Once upon a time, An Randy made her life. She wrote stories and became famous and wealthy. She attributed her success to her talent, effort and intelligence, and to the near total freedom she enjoyed in her beloved country of residence. Her freedom-loving philosophy permeates her writing, inspires her readers, and has become a social movement with a smallish yet enthusiastic following. Called “libertism”, the philosophy champions heroic individualism, productive and creative achievement, and near total liberty and self-centeredness as preconditions for this achievement. It requires a minimal government, minimal taxation, no redistribution and no welfare. Freedom from government is necessary for creative achievement, and redistribution implies theft of resources that are the product of solitary and well-deserved achievement.
Randy did not believe that her success or the success of similarly talented and disciplined creators is dependent on the receptiveness of an audience. The success of the talented depends merely on their talent, not on fashion, audience preferences, cooperation, marketing, being in the right place at the right time etc. Hence, because there’s no luck or cooperation involved in success, the fruits of this success are the product only of talent and effort. An individual therefore deserves his or her success, and should not be forced to share its fruits.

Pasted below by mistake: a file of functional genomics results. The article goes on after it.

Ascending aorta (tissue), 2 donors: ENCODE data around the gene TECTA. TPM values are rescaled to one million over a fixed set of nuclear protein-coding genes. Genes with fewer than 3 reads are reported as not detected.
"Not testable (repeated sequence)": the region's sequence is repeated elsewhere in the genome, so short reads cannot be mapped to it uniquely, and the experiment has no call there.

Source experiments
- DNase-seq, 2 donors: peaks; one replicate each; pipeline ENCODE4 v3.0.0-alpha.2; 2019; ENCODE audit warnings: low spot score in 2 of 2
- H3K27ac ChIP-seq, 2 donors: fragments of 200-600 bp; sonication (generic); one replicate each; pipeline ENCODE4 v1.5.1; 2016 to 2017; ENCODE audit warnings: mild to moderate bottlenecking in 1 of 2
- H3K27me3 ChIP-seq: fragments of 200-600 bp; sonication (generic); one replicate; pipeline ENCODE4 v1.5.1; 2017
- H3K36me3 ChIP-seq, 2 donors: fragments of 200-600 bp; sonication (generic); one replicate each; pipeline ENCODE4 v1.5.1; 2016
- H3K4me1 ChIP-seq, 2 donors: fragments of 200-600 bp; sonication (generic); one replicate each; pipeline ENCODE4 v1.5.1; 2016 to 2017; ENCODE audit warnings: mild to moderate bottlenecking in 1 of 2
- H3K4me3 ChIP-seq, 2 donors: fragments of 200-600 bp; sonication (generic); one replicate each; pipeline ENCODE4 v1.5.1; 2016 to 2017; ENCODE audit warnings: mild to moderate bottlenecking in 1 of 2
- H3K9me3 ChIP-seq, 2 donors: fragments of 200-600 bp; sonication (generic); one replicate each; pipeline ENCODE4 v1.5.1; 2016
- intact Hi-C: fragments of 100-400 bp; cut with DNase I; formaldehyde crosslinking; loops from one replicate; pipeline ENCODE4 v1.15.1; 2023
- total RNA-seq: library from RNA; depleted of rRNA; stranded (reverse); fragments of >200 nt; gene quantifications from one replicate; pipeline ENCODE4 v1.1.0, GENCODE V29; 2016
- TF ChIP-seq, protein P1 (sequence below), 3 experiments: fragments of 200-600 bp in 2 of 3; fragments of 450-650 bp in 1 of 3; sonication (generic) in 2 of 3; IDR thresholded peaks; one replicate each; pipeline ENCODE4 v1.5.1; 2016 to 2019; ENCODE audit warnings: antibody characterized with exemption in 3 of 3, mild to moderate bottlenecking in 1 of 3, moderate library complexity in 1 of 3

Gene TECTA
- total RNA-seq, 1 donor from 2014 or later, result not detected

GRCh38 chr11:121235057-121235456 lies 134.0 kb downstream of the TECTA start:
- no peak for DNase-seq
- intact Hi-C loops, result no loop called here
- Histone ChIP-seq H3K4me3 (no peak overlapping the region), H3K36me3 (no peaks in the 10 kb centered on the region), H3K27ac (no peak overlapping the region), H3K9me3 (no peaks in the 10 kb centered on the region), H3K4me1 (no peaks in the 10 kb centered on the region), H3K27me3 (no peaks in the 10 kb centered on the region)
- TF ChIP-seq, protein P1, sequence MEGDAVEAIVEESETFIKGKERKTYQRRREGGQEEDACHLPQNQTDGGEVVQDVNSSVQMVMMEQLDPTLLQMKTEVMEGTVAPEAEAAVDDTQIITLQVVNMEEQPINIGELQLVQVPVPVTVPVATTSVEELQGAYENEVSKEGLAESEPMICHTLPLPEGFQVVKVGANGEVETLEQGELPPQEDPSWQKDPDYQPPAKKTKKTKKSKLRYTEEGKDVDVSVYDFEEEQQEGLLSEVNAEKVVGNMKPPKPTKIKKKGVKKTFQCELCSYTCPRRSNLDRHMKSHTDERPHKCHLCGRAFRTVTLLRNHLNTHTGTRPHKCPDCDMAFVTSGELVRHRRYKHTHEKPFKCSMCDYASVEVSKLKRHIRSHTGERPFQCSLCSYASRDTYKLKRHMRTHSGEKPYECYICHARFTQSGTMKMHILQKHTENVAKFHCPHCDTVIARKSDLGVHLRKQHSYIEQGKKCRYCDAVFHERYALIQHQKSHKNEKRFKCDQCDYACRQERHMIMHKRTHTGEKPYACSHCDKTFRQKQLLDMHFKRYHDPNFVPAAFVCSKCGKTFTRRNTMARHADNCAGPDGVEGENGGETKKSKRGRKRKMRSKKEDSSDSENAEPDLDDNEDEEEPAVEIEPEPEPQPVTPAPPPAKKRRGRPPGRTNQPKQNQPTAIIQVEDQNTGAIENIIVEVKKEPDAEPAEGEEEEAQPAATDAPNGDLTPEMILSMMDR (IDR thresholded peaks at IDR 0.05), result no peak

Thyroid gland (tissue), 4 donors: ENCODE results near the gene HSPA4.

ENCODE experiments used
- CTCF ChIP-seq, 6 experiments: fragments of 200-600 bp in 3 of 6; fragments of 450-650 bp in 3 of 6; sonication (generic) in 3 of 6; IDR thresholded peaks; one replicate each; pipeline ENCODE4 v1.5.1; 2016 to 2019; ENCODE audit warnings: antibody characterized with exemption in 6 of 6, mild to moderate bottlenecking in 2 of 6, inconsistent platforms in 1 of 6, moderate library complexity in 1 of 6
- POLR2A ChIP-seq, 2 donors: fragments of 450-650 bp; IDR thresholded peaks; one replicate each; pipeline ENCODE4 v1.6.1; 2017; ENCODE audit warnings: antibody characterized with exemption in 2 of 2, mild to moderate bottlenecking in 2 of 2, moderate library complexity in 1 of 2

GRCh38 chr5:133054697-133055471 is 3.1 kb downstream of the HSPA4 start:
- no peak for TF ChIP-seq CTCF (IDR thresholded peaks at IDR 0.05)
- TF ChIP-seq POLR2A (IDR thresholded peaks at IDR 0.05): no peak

Libertism views success as an individual achievement rather than the product of a combination of individual achievement, talent, luck and social cooperation. In other words, there’s no real division of labor or joint production. The creators are Robinson Crusoes, producing everything by themselves. Libertism denounces the “socialist” vision in which everything is jointly created, in which every creator depends on a large web of support and in which no creator can do anything without a vast army of teachers, parents, food producers, road workers, bus drivers, doctors, police officers, book printers, librarians, internet providers, etc. Libertism believes the members of the creative class produce their work and achievements only by themselves and by their own efforts alone. Division of labor is necessary only for menial production.
The moral of An Randy’s story: were it not for the silly preferences of a part of the general audience, the feverish cooperation of a number of fanatic devotees and a suitable working environment, she would have had no success at all. Double irony: because she proved, unwittingly, that achievement is essentially a cooperative effort, she also showed that the fruits of achievement should be distributed across all participants; hence, that taxation, redistribution and reductions of income inequality are justified.
PS: no prizes for guessing whom this is really about…